Supreme Court dismisses Rafale deal review petitions, BJP says ‘truth triumphs’
Former ministers Yashwant Sinha and Arun Shourie, and lawyer Prashant Bhushan were among those who had filed the review pleas against the December 2018 verdict that dismissed pleas seeking a court-monitored probe of alleged irregularities in the Rafale deal.Updated: Nov 14, 2019 12:25 IST
The Supreme Court on Thursday refused to change its December 2018 verdict that dismissed pleas seeking a court-monitored probe of alleged irregularities in the Rs 59,000 crore Rafale fighter jet deal with French plane maker Dassault Aviation.
Dismissing a batch of petitions seeking a review of the order, the top court bench of Chief Justice Ranjan Gogoi, SK Kaul and KM Joseph said, “ We cannot lose sight of the fact we are dealing with contract pending with government for long. Prayer made by petitioner was for registration of FIR and CBI enquiry...this is not a fresh examination as they were considered earlier on merit.”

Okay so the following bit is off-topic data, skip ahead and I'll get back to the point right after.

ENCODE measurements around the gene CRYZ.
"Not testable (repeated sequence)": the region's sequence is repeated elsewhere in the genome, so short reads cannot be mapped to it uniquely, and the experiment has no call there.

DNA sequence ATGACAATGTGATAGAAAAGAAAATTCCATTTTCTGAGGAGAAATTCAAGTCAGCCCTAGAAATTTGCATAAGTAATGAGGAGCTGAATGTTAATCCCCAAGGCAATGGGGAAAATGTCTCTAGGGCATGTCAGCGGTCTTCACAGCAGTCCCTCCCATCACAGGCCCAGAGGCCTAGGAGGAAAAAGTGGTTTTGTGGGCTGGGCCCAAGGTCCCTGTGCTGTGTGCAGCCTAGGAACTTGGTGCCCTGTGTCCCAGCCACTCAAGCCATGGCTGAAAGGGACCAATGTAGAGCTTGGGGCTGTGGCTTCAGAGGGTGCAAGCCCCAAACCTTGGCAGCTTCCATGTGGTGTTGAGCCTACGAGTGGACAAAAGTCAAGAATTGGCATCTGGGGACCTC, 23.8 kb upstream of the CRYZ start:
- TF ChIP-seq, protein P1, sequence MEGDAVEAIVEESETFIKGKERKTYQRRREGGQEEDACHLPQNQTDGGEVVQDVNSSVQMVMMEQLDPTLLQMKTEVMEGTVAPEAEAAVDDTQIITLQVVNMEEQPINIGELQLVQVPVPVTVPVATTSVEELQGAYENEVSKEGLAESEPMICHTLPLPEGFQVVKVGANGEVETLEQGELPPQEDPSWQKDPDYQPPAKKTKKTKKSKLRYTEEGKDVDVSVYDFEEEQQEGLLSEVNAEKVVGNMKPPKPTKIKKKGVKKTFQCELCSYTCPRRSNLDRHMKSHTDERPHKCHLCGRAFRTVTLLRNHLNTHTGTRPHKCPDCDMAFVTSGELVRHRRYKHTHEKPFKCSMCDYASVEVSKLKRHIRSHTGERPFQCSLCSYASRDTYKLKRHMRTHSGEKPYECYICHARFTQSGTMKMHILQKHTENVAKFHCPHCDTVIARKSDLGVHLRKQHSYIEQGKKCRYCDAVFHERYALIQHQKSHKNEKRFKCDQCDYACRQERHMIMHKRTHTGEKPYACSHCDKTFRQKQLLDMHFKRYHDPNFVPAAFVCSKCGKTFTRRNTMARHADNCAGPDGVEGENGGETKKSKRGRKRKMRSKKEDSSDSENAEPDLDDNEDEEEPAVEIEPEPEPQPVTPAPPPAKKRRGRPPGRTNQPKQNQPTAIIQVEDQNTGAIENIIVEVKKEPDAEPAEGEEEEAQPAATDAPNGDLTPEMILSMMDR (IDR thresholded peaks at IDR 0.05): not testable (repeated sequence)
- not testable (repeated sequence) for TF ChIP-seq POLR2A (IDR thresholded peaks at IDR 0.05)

Justice KM Joseph, though concurring with the order, authored his own view saying probe agencies can go ahead and investigate the matter on their own.
The BJP reacted with jubilation to the Supreme Court’s decision saying truth has triumphed . “Truth triumphs. Truth can be bothered but not defeated,” BJP spokesperson Shahnawaz Hussain said.
The bench had earlier reserved its verdict on the review petitions on May 10. Former Union ministers Yashwant Sinha and Arun Shourie, and lawyer Prashant Bhushan were among those who had filed the review pleas.
In its arguments on May 10, the government argued that nowhere in the world do courts scrutinise agreements related to defence purchases and opposed the reopening of the Rafale case. Sinha, Shourie, and Bhushan had also sought perjury proceedings against the Centre for allegedly suppressing information. They claimed that the government misled the court ahead of its December 2018 verdict.
The petitioners accused the government of deliberately concealing crucial notings related to the deal. They maintained that this included a dissent note of three members of the Indian negotiating team, alleging that it vitiates the December 2018 verdict and necessitates a criminal inquiry into the matter.